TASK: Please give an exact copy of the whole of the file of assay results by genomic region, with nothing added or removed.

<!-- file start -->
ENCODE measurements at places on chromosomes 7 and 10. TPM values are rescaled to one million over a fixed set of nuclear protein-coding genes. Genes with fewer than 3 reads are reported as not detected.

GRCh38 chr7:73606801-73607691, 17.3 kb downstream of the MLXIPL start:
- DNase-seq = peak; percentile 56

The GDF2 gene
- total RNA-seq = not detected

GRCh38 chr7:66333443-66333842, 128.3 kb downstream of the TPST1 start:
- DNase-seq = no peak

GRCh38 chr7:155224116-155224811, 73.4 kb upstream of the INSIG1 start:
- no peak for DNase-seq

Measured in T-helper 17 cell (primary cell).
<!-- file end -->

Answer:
ENCODE measurements at places on chromosomes 7 and 10. TPM values are rescaled to one million over a fixed set of nuclear protein-coding genes. Genes with fewer than 3 reads are reported as not detected.

GRCh38 chr7:73606801-73607691, 17.3 kb downstream of the MLXIPL start:
- DNase-seq = peak; percentile 56

The GDF2 gene
- total RNA-seq = not detected

GRCh38 chr7:66333443-66333842, 128.3 kb downstream of the TPST1 start:
- DNase-seq = no peak

GRCh38 chr7:155224116-155224811, 73.4 kb upstream of the INSIG1 start:
- no peak for DNase-seq

Measured in T-helper 17 cell (primary cell).